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Coffee House

The tragedy of Taksim square

12 June 2013

5:38 PM

12 June 2013

5:38 PM

First he set the police on his own people, now ‘democratic’ Prime Minister Erdogan is refusing even to meet them. The peace talks he promised are being held not with protestors themselves but with a group of official mediators the protestors have never met.

In the days to come, Erdogan will try to persuade the world that he is battling extremists, but as Claire Berlinski points out in her heart-breaking piece in this week’s magazine — written from the centre of the riots in Istanbul last night — the demonstrators were until recently very ordinary citizens from all walks of life, brought together in peaceful protest. She describes the scene before the police arrived:

‘It was glorious — a huge innocent carnival, filled with improbable (I would have hitherto thought impossible) scenes of nationalist Turks mingling amiably with nationalist Kurds, the latter dancing to some strange ghastly species of techno-Halay, the former pumping their fists in the air and chanting their eternal allegiance to something very nationalist, I’m sure. Balloons lit with candles sailed over the sky; hawkers sold every species of Gezi souvenir, and the only smell of pepper in the air came from the grilled meatballs served in hunks of fresh bread and sprinkled with chilli powder.

‘Among the protesters’ grievances was the prime minister’s imperious effort to pass restrictive new laws on alcohol sales, so in a gesture of special defiance, entrepreneurial protesters — or maybe just entrepreneurial Turks — sold ice-cold beer from coolers. (I’ve never before seen anyone sell beer from coolers in the streets of Istanbul.)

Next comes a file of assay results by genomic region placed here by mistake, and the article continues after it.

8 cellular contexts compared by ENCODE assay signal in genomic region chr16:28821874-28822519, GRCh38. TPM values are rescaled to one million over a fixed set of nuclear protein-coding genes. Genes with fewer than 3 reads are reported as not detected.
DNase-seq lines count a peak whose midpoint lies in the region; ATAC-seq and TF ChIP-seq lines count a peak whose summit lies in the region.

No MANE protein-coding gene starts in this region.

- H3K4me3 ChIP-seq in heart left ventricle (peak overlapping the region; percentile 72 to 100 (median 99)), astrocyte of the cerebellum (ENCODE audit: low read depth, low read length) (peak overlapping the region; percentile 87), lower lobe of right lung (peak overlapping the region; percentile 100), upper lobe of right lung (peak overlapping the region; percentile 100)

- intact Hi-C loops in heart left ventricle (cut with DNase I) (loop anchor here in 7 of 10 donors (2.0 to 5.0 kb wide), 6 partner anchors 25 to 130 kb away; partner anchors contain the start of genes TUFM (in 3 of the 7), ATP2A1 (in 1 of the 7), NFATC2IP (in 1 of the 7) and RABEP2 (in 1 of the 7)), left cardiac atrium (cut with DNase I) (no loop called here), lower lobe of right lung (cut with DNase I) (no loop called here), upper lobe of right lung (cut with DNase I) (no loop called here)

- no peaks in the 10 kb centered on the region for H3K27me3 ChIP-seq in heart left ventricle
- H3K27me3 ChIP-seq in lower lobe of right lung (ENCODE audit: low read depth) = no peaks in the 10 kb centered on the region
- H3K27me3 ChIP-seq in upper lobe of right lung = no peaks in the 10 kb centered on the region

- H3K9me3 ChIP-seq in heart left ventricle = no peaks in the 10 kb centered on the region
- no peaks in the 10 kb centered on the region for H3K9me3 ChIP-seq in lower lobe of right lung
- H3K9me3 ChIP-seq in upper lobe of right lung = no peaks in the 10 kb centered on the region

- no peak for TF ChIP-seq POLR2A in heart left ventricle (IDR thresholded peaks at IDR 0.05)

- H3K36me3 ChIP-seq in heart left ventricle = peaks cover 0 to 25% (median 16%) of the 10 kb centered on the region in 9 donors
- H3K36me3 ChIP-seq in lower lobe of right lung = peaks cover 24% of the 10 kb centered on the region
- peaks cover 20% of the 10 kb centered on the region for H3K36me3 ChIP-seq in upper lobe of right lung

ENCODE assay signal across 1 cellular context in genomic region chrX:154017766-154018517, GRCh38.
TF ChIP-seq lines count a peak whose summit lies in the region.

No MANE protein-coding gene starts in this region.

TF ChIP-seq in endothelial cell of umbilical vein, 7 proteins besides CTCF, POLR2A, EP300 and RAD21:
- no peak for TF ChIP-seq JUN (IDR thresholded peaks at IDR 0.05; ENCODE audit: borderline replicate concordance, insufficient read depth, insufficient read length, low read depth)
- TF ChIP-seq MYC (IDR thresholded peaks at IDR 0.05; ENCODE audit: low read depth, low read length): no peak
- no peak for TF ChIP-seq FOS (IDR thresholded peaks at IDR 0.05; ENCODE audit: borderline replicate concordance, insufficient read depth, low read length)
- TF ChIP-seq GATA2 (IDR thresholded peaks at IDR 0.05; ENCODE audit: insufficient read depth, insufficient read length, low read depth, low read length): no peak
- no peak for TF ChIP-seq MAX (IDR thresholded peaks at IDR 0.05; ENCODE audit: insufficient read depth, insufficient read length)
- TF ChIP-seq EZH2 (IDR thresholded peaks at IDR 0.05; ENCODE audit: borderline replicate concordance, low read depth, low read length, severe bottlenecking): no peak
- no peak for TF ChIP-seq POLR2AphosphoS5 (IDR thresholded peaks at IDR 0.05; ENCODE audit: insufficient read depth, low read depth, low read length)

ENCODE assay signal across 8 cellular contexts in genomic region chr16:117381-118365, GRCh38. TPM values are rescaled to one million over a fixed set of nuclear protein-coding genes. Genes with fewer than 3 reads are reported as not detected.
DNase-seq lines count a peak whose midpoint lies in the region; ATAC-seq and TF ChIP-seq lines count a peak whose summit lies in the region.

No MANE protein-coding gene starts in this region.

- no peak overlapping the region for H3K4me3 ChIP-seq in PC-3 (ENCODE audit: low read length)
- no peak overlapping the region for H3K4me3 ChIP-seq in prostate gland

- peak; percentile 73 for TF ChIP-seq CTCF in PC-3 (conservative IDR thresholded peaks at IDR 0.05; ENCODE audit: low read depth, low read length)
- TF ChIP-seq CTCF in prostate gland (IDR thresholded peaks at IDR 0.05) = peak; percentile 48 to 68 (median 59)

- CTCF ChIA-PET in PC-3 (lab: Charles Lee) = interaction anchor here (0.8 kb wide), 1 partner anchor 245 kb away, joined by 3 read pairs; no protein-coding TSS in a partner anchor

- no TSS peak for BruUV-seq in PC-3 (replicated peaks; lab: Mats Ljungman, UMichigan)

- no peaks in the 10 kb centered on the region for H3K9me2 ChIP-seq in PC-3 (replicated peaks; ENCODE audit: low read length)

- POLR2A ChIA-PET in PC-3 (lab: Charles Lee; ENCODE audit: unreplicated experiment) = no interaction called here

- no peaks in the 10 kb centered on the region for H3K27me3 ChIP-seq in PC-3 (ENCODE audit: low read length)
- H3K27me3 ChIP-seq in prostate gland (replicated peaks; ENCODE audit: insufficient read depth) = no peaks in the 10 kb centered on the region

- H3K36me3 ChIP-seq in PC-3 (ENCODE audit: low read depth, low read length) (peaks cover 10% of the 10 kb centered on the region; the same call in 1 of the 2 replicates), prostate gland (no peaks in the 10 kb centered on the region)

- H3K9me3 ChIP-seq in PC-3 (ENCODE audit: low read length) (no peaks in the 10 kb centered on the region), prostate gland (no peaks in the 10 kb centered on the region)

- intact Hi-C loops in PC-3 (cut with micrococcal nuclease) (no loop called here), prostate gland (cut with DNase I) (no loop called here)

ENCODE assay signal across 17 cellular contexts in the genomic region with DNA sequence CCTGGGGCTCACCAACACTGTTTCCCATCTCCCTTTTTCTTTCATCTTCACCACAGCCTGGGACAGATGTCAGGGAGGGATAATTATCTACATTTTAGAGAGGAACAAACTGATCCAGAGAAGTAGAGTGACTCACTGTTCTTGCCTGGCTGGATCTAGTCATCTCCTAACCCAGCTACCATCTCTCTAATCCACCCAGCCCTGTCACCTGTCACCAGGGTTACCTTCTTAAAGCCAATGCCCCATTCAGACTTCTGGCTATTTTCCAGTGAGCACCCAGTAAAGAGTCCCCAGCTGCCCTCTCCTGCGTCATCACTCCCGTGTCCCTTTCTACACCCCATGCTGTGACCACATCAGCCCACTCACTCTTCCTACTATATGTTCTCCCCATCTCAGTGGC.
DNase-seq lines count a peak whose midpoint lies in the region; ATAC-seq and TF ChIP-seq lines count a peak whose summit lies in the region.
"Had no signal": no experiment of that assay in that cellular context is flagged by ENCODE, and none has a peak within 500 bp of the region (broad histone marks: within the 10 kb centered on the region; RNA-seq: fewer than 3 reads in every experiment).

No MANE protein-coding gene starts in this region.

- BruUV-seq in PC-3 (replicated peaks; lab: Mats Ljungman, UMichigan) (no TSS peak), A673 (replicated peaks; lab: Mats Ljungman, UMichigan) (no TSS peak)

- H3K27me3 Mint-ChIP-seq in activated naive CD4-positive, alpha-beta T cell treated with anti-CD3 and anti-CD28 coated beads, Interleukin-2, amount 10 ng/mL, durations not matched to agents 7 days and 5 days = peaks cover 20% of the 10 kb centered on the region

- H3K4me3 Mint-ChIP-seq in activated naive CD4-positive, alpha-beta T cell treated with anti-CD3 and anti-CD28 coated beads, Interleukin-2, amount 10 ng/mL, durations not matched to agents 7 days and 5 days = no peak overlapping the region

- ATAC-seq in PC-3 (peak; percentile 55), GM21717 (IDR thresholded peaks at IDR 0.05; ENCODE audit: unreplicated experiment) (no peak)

‘There were commies and pinkos of every species sharing that beer with right-wing whackjobs of every stripe — groups that in the 1970s fought gun battles here, drenching the streets in blood and leading to the 1980 coup. The communists didn’t seem the sort to worry about — when people complained that the price of beer had risen in response to demand, they shrugged: ‘What can we do? If people want to sell it, we can’t stop them.’

‘There were trade unionists and doctors and ordinary yuppies and, mostly, college kids; there were gays, Alevis, Sufis and yogis; there were impromptu skits — all making fun of the government, and some of them very funny but untranslatable both linguistically and culturally; there was impromptu dancing (innocent and sexless by western standards), barkers enjoining the crowd to jump up and down for the liberation of the park (and everyone did), a stall that advertised itself as the park’s new free lending library, and vast crowds of people smiling in a silly, carefree way that grave Istanbullus, serious people, people who dress in dark colours and worry terribly about what the neighbours will think, rarely do.’

This happy picture was soon to be violently disrupted, on the Prime Minister’s orders. Find out the brutal, eye-witness, truth about what happened next in the latest Spectator, out tomorrow. Click here to subscribe from just £1 a week.

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